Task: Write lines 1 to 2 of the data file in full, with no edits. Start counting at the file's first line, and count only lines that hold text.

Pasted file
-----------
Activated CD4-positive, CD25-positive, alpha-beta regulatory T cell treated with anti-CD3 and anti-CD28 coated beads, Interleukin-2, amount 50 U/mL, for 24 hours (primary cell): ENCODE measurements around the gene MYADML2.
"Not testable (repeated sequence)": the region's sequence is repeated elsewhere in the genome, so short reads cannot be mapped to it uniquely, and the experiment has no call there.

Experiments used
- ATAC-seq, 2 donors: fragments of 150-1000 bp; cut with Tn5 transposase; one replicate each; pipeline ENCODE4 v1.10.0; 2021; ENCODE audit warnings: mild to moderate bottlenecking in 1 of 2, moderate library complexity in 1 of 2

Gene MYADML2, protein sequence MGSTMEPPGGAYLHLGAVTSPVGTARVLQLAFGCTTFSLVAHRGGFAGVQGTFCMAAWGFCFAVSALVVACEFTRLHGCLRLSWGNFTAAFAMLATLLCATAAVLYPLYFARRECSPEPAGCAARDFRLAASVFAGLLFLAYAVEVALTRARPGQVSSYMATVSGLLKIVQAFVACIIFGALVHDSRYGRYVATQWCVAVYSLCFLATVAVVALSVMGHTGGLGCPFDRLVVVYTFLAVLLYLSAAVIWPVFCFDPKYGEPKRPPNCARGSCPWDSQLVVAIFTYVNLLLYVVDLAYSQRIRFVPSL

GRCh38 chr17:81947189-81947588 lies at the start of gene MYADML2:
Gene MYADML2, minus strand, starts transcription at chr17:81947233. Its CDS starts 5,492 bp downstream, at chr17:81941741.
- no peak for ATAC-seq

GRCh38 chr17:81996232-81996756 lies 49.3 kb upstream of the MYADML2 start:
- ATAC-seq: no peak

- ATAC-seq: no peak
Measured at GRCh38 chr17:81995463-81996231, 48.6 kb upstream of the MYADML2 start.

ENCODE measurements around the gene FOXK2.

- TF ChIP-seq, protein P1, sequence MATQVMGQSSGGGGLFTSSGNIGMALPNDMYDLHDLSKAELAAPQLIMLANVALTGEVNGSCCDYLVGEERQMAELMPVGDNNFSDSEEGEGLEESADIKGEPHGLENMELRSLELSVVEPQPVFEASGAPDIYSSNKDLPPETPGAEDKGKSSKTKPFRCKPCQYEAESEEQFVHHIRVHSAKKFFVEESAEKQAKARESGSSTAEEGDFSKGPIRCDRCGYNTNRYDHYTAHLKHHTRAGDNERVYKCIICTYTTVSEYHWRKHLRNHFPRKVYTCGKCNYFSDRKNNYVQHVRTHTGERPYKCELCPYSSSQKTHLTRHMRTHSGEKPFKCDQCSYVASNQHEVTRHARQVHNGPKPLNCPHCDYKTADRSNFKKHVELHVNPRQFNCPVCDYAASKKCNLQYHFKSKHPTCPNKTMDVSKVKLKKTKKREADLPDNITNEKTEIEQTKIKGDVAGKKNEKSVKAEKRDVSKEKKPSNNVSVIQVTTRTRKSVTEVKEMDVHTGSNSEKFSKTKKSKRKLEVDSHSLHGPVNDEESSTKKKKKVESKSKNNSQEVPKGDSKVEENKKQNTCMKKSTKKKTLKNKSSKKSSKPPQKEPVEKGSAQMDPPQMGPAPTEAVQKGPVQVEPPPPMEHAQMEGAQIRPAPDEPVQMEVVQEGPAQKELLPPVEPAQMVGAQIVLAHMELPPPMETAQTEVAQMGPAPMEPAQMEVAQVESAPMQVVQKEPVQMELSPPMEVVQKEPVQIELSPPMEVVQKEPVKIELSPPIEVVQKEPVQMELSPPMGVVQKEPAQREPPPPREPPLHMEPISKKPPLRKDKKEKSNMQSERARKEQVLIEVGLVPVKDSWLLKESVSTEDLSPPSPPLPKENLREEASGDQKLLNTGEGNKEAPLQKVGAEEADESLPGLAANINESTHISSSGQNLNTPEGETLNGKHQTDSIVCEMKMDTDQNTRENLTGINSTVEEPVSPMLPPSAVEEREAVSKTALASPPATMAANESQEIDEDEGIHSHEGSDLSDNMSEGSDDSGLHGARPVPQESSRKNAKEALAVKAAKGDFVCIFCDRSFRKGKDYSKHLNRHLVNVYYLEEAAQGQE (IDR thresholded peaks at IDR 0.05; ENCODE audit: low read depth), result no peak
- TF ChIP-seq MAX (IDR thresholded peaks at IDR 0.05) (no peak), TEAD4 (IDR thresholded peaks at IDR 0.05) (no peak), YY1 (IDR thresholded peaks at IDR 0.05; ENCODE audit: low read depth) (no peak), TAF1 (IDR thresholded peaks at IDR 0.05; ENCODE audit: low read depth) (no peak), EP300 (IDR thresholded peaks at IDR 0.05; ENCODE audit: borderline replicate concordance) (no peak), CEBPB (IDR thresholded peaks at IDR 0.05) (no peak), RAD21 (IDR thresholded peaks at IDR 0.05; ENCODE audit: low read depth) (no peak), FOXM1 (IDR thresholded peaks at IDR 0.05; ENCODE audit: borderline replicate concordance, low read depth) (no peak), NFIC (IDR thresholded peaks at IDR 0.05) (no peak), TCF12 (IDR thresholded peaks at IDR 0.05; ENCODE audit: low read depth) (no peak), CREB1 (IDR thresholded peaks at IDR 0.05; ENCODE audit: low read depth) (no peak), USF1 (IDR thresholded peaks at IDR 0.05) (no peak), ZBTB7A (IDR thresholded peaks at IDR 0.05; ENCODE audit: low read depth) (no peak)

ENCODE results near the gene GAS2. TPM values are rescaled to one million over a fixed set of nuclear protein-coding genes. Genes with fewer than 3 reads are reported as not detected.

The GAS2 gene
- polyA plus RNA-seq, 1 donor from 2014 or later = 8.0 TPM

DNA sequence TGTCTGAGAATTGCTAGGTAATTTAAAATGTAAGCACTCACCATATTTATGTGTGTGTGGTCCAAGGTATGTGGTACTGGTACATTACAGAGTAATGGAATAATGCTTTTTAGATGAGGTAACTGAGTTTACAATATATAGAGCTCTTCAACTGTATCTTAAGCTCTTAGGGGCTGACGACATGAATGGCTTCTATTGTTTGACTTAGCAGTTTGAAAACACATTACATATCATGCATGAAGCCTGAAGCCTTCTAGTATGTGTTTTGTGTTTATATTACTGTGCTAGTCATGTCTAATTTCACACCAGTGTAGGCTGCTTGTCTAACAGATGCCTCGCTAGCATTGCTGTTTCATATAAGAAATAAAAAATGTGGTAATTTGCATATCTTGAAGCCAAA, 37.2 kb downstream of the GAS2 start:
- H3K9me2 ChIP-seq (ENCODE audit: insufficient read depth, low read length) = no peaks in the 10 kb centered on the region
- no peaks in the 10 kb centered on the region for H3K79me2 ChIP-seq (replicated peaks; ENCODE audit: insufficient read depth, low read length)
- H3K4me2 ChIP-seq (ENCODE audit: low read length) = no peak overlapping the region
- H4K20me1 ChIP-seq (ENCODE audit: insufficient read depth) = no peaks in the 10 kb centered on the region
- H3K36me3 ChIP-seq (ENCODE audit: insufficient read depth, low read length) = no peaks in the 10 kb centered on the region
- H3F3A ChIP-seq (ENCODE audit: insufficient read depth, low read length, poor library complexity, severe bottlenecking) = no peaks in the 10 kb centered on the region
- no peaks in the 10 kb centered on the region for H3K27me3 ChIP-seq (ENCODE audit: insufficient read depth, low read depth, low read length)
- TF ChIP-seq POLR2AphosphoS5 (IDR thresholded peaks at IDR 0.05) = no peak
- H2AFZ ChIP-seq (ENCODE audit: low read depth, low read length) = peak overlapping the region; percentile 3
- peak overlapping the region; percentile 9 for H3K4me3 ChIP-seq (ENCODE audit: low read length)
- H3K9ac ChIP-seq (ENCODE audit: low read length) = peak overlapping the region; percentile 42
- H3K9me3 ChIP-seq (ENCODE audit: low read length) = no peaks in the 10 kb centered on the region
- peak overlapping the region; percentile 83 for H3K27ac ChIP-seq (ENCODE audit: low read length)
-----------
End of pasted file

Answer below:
Activated CD4-positive, CD25-positive, alpha-beta regulatory T cell treated with anti-CD3 and anti-CD28 coated beads, Interleukin-2, amount 50 U/mL, for 24 hours (primary cell): ENCODE measurements around the gene MYADML2.
"Not testable (repeated sequence)": the region's sequence is repeated elsewhere in the genome, so short reads cannot be mapped to it uniquely, and the experiment has no call there.